Today, in honor of Brain Awareness Month, I went to the Alzheimer’s Association’s web site to explore their “10 Way to Love Your Brain”, which include:
Fuel up right. Eat a healthy and balanced diet that is lower in fat and higher in vegetables and fruit to help reduce the risk of cognitive decline.
Really? From what I’ve learned, we need more fat in the diet to protect the brain against dementia, not carbs at the expense of healthy fats. It even looks like the Mayo Clinic, publishing in the Journal of Alzheimer’s Disease, totally agrees. Continue reading
Alzheimer’s disease, far and away the most common form of dementia, now affects some 5.4 million Americans, representing the third leading cause of death in our country. Even more troubling is the fact that this number is predicted to double in just the next 15 years. Moreover, women are disproportionately at risk, representing 65% of Alzheimer’s cases. In fact, a woman’s risk of developing Alzheimer’s disease now exceeds her risk of developing breast cancer. The annual cost for caring for Alzheimer’s patients exceeds $200 billion. All this for a disease for which we currently have no meaningful treatment.
This is sobering information that should cause us to take a step back and wonder why this is happening in the first place. Continue reading
We are certainly hearing a lot these days about the health benefits of the Mediterranean diet, and with good reason. There is so much being written how effective this diet is in terms of being associated with reduced risk for a vast panorama of diseases. From diabetes to obesity to coronary artery disease, the foods that constitute this diet are really gaining the attention of scientists and consumers around the world.
When you analyze the Mediterranean diet you learn that it differs from what most Americans seem to be eating in that it’s remarkably lower in added sugars and processed fats. It also includes foods that are nutrient-dense and help boost the amount of fiber a person consumes. As it turns out, the fact that many of the fiber-rich foods that you’ll find on this diet are high in prebiotic fiber may well explain why we’re seeing such health benefits with this way of eating.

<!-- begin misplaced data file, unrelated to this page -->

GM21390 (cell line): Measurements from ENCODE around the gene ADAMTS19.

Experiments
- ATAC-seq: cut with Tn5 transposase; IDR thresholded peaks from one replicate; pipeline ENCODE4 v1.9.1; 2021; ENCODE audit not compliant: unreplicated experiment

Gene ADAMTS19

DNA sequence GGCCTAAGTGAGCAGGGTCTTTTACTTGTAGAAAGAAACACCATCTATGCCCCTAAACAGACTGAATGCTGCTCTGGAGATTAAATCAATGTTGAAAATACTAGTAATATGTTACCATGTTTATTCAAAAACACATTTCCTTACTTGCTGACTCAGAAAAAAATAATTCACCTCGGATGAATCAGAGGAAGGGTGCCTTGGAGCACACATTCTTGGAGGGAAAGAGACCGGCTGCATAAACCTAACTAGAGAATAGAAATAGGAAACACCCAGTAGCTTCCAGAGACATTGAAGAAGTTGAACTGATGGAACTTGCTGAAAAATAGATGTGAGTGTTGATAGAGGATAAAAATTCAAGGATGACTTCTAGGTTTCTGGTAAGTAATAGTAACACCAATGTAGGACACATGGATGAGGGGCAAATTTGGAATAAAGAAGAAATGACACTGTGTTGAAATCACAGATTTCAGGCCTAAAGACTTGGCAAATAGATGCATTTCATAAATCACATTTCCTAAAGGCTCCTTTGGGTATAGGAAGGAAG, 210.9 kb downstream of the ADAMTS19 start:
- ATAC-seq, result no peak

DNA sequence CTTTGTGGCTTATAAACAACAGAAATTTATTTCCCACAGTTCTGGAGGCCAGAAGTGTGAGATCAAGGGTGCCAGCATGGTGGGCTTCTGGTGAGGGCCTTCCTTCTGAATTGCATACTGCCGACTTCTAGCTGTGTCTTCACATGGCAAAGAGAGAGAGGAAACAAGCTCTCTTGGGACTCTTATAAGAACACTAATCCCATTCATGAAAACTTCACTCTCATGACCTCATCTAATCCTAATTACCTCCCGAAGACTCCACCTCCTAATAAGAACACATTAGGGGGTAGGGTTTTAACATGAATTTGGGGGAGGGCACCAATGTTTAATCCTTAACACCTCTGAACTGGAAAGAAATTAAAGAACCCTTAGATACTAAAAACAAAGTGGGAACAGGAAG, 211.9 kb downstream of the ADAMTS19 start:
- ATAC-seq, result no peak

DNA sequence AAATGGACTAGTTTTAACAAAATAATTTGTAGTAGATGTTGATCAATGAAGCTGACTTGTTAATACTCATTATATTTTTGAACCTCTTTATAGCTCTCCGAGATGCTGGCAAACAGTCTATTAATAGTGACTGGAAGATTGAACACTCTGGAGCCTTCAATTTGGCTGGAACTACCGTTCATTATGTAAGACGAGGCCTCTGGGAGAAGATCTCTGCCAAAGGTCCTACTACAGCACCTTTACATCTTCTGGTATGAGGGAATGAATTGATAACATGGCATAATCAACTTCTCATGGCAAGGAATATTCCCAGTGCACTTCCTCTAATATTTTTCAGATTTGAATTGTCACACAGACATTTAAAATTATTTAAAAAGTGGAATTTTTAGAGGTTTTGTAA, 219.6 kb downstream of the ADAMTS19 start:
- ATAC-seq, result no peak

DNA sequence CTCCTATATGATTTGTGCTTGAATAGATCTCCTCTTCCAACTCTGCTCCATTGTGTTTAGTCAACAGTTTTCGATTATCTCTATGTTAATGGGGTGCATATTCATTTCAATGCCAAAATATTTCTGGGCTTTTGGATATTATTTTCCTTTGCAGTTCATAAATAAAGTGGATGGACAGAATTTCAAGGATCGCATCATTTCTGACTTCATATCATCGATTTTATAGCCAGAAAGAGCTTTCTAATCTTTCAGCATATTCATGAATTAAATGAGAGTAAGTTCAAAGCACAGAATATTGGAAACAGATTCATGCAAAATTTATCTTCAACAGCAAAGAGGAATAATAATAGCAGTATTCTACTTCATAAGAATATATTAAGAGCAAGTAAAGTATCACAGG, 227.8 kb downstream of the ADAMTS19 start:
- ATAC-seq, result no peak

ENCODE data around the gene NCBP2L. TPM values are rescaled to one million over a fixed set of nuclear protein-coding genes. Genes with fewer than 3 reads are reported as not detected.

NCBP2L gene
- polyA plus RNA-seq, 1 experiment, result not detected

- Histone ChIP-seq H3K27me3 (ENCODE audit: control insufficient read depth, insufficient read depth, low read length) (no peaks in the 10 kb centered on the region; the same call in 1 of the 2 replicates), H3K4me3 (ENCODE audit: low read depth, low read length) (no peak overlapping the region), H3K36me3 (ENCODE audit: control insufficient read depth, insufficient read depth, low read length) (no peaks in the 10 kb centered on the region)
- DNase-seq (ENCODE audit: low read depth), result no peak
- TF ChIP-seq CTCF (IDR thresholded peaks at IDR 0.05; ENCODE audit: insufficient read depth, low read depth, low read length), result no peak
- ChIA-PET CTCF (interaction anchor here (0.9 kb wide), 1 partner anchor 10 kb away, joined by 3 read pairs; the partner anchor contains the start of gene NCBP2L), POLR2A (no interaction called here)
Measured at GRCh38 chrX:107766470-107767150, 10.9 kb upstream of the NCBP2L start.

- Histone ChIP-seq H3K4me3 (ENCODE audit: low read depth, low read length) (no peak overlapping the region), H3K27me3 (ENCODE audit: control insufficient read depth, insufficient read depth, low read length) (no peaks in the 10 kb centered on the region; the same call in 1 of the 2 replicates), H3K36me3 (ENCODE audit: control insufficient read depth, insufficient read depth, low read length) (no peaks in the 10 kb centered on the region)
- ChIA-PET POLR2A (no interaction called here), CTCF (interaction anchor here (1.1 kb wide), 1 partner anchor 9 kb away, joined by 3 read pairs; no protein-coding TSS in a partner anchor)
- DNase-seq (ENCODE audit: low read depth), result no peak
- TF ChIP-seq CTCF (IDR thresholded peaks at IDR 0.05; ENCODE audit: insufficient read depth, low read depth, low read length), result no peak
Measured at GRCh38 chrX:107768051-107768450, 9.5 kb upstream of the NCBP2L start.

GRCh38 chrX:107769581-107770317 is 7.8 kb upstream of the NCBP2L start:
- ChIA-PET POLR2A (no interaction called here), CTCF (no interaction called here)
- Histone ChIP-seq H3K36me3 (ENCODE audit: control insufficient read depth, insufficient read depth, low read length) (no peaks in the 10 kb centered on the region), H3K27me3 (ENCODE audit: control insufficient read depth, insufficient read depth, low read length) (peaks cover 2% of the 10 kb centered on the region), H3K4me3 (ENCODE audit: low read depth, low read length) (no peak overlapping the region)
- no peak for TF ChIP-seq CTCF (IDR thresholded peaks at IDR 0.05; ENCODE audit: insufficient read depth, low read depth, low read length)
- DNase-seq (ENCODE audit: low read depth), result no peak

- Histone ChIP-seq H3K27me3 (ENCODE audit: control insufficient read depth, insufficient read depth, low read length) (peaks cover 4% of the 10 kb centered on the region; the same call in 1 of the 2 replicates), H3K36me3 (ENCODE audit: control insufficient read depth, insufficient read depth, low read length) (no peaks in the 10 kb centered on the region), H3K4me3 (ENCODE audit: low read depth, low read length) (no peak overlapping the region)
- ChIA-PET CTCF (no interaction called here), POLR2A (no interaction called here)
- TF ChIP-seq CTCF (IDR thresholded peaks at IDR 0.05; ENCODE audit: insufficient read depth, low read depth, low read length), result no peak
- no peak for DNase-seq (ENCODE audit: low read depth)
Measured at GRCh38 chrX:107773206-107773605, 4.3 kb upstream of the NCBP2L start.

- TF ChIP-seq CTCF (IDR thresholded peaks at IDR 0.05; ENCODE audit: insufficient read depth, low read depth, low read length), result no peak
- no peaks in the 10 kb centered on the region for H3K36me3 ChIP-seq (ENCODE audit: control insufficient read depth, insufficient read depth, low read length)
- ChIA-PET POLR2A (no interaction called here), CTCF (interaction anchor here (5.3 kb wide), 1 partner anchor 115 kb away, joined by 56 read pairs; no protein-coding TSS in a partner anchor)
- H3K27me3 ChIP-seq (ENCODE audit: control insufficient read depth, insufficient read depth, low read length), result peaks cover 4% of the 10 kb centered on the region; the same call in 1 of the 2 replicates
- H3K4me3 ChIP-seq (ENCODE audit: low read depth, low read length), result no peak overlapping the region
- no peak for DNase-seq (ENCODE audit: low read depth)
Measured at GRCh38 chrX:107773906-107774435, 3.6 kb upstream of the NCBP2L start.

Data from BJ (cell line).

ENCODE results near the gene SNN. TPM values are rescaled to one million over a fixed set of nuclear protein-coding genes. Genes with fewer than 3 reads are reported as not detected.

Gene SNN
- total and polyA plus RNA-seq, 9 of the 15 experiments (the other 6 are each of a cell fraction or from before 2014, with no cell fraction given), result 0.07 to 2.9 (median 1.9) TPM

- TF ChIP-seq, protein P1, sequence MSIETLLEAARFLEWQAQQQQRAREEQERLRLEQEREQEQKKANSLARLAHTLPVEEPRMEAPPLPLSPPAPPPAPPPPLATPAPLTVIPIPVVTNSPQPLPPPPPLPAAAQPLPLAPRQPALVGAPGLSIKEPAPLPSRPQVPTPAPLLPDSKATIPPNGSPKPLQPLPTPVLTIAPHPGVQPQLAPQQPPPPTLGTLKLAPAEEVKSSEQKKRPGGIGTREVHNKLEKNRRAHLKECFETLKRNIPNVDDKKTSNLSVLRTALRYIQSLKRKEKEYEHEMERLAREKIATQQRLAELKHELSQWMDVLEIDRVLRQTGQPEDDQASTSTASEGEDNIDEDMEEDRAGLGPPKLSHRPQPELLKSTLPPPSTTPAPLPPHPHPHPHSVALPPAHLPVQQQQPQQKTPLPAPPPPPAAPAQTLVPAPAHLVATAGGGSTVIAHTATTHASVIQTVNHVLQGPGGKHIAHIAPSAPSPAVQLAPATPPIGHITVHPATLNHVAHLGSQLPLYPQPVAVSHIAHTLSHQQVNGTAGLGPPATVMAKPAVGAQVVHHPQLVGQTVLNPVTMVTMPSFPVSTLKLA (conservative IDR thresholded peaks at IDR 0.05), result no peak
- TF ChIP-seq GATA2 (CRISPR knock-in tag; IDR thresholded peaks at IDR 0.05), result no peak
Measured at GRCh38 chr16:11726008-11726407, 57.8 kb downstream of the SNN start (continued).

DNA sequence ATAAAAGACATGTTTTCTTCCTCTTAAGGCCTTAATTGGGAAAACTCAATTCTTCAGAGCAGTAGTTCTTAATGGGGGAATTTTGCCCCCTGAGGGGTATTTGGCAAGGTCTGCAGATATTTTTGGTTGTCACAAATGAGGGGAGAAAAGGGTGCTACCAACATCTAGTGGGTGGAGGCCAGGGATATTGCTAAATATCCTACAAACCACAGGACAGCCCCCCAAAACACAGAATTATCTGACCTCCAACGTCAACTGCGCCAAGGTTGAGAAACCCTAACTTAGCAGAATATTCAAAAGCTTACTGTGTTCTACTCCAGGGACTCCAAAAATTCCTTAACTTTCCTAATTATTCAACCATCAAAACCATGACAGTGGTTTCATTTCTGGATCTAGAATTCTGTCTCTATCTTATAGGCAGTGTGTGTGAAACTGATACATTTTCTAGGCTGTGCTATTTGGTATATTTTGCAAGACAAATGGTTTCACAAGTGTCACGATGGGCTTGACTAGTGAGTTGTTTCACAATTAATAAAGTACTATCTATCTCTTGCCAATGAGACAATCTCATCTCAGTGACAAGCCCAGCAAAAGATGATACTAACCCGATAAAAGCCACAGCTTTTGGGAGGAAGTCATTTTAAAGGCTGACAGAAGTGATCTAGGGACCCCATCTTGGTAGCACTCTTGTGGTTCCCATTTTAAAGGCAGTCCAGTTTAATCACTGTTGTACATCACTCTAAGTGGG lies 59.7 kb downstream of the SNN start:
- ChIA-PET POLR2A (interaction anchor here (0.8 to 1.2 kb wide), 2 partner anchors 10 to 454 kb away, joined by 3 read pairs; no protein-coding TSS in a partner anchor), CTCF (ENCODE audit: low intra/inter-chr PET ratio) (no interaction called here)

Go to the mall. See a movie. Look around next time you’re in an airport. What you’ll see is the confirmation of all the statistics that we’re hearing so much about these days related to the ever-increasing prevalence of obesity. It’s everywhere and it’s affecting most of us.
Books, online information, infomercials, daytime T.V., and even nightly news programs are constantly hammering us with the scary news that relates increasing abdominal girth to just about every bad medical condition you don’t want to get. At the same time, these same resources offer up some new trendy solution to the obesity epidemic daily, often in the form of some new and exotic dietary supplement.
Truth is, losing weight doesn’t happen when you give in and buy the latest pill. Weight loss happens when the body shifts from storing fat to burning fat. It is that simple, and far and away how we signal our metabolism to make this fundamental shift depends on what we choose to eat. Continue reading
By: Austin Perlmutter, MD, Medical Student, Miller School of Medicine
After 20 years, the FDA has plans for a major overhaul of the Nutrition Facts label. This is a big deal, as the sticker is required on the majority of American packaged foods. In reality, the Nutrition Facts label represents one of the best sources of information on our groceries. The FDA claims its changes reflect a “greater understanding of nutrition science,” and will lead to a label that will “[address] current public health concerns.” These are important changes, and here’s what’s actually happening. Continue reading
Last month, you may have seen a post on my Facebook page about an interview I had done with Medscape. A few weeks later, the interview was made available to the general public on WebMD. The main focus of the interview was to allow me to explain how and why gluten and carbohydrates represent such a powerful threat to the human brain.
Now that the article has had a chance to disseminate across the internet, I’ve seen a flood of comments from medical practitioners, industry experts, and interested individuals, asking questions, providing anecdotal evidence, offering support, and much, much more. So, I wanted to take an opportunity to acknowledge some of these comments, offer thanks, and provide some answers. (All comments sourced from the posting on Medscape).